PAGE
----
Exploring the Inevitable Link between Pollen Absence and Seed Production

Researchers at North Carolina State University have achieved the successful transfer of a crucial gene from one section of a plant cell to another, resulting in tobacco plants that grow normally but lack both pollen and viable seeds. This breakthrough has significant implications for enhancing crop productivity through improved hybrid seed production and introducing seedlessness into fruit species that lack this desirable trait, such as raspberries, blackberries, or muscadine grapes.

The researchers initiated their work within the energy-producing portion of plant cells, the mitochondria. In plants, disruptions in the mitochondrial genome can lead to the inability to produce pollen, a characteristic referred to as cytoplasmic male sterility (CMS). CMS has been effectively utilized to generate high-yielding hybrid seeds in many important crops. However, naturally occurring CMS-based systems suitable for large-scale hybrid seed production are limited.

In their proof-of-concept study, the North Carolina State University researchers, collaborating with colleagues from Precision BioSciences and Elo Life Systems, employed an innovative approach to investigate whether they could induce the CMS trait in tobacco, a frequently used model plant species in botanical research.

Initially, the researchers relocated a critical mitochondrial gene called atp1 to the plant cell nucleus, placing it under the regulatory control of a promoter that they predicted would enable the transferred atp1 gene to be expressed in all plant cells except those responsible for pollen production. Subsequently, they used genome editing techniques to permanently remove the native atp1 gene from the mitochondria. Their approach yielded positive results.

Ralph Dewey, the Philip Morris Professor of Crop Science at NC State and the corresponding author of the research paper, remarked, “The outcomes surpassed our expectations. The plants exhibited normal growth until they reached the flowering stage, at which point they failed to produce pollen because the transferred atp1 gene was no longer expressed. Importantly, since the original atp1 gene was eliminated from the mitochondrial genome, the trait will be inherited maternally, a crucial consideration for large-scale hybrid seed production.”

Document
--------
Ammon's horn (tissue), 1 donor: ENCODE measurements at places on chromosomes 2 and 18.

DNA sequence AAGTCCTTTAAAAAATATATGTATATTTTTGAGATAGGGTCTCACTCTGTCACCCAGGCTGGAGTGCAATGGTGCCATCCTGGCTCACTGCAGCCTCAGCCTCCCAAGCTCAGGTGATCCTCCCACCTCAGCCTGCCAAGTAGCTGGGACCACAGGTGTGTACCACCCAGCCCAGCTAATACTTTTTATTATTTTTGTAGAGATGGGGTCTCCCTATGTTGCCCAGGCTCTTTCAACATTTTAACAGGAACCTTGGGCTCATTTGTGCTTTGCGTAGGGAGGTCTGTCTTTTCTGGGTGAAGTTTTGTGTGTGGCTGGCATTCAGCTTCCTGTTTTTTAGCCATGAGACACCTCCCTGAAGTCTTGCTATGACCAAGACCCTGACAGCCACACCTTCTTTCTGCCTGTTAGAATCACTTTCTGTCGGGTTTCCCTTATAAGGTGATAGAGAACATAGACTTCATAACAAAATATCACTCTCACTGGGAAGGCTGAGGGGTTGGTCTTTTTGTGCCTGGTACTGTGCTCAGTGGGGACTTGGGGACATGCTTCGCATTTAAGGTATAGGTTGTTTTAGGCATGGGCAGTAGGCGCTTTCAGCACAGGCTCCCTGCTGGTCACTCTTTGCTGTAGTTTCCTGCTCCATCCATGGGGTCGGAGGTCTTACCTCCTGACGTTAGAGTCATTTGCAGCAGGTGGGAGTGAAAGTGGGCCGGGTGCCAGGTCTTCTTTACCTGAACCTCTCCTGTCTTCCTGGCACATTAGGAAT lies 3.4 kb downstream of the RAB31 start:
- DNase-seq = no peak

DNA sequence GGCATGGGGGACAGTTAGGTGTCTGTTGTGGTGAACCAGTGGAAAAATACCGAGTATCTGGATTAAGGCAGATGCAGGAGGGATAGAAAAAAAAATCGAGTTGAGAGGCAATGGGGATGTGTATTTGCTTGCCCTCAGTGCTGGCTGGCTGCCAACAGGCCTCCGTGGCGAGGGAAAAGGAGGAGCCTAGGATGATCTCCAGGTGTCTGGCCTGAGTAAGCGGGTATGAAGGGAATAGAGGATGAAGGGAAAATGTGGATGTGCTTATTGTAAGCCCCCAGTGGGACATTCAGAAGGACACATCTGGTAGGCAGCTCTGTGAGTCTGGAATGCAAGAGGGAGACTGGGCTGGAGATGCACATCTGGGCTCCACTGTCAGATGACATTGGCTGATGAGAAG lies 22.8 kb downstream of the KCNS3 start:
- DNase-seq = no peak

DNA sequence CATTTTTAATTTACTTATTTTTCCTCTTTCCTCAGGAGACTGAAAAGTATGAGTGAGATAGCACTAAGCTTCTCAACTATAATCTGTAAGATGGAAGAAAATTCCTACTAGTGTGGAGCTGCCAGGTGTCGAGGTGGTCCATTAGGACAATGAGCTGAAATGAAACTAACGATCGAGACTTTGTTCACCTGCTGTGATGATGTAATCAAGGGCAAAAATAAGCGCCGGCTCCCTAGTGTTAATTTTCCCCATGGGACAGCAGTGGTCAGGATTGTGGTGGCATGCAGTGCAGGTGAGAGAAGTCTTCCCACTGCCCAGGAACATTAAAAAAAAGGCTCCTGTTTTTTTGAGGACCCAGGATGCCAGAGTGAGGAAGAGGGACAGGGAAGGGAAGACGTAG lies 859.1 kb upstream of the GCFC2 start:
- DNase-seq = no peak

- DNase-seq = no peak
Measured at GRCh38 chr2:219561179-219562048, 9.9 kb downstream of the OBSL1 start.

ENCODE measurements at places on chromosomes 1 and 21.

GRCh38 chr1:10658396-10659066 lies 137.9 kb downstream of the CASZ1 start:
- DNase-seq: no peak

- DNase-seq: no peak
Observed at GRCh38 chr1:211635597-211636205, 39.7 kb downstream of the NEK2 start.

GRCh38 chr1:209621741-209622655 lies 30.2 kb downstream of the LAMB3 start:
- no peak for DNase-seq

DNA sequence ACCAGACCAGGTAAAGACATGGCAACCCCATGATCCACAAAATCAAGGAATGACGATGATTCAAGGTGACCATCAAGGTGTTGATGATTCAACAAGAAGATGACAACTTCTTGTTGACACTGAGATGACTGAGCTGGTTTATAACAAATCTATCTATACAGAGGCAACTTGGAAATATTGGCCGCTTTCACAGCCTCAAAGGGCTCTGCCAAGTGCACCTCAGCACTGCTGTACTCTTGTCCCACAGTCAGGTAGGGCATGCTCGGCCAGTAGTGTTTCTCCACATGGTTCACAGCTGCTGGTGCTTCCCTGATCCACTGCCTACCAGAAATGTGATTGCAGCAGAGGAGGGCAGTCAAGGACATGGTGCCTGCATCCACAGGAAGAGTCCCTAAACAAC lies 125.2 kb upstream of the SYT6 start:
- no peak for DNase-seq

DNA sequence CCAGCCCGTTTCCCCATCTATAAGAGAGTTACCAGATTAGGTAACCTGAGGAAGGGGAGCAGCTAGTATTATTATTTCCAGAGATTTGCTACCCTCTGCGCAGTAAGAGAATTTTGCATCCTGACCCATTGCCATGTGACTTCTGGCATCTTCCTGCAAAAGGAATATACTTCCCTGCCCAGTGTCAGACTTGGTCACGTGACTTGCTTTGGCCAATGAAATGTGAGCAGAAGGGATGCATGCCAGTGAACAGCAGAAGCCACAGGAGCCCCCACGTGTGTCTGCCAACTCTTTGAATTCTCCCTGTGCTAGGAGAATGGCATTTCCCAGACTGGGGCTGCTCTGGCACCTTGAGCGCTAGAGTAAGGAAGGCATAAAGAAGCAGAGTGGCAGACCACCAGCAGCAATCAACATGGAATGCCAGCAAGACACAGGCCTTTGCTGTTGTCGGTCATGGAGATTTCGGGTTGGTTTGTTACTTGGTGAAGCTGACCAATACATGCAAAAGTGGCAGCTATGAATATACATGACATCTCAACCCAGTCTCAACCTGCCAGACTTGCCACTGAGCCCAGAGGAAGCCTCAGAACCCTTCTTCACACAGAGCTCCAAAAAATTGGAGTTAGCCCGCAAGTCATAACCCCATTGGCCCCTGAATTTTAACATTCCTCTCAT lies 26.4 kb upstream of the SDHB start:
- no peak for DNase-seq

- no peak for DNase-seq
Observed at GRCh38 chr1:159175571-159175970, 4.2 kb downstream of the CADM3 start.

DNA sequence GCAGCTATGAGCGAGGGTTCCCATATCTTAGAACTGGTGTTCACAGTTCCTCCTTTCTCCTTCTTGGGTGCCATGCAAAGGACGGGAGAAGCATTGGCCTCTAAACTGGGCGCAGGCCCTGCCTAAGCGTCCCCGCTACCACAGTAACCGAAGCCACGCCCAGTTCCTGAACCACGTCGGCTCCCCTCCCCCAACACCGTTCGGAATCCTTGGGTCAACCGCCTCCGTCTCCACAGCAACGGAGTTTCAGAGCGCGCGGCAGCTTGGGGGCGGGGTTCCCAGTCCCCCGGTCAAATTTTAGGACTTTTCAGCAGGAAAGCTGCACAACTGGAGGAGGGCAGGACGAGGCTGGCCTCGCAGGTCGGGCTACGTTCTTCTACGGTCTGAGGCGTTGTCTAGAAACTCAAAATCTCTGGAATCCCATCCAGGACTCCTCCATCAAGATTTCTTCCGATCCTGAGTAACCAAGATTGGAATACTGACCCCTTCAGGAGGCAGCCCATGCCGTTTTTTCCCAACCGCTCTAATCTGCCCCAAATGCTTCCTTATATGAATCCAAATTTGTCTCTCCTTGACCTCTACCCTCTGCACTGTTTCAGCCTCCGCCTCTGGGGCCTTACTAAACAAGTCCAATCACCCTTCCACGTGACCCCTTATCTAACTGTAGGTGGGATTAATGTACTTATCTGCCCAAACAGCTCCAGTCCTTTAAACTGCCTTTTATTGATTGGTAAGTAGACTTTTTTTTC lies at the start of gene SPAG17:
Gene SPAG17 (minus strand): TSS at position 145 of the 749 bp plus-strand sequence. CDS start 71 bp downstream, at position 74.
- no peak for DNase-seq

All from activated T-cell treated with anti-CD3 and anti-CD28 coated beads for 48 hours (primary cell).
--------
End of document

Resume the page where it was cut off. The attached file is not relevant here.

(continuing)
However, the technique did not only affect pollen production. When cross-fertilized with pollen from neighboring normal plants, the tobacco plants unexpectedly produced small, hollow seeds, resembling the “seedless” fruits found in popular varieties like watermelons and grapes. Dewey explained, “This occurred because the selected promoter not only failed to express during pollen formation but also during early seed development.”

Dewey’s team is currently working to separate these results, enabling researchers to achieve either pollen infertility or the seedless trait individually, rather than both simultaneously.

Additionally, Dewey emphasized that these findings are not limited to tobacco plants. The next phase of experiments will involve testing the seedless trait in tomatoes, which are closely related to tobacco. They will also assess their innovative CMS trait in a grain crop, such as rice, to gauge its effectiveness in crops where hybrid seed production plays a crucial role in achieving maximum yields. Dewey stated, “Considering how the system operates, there’s no reason to believe that we couldn’t effectively apply the technology to other plant species.”

This groundbreaking study is featured in Frontiers in Plant Science.

Source: North Carolina State University

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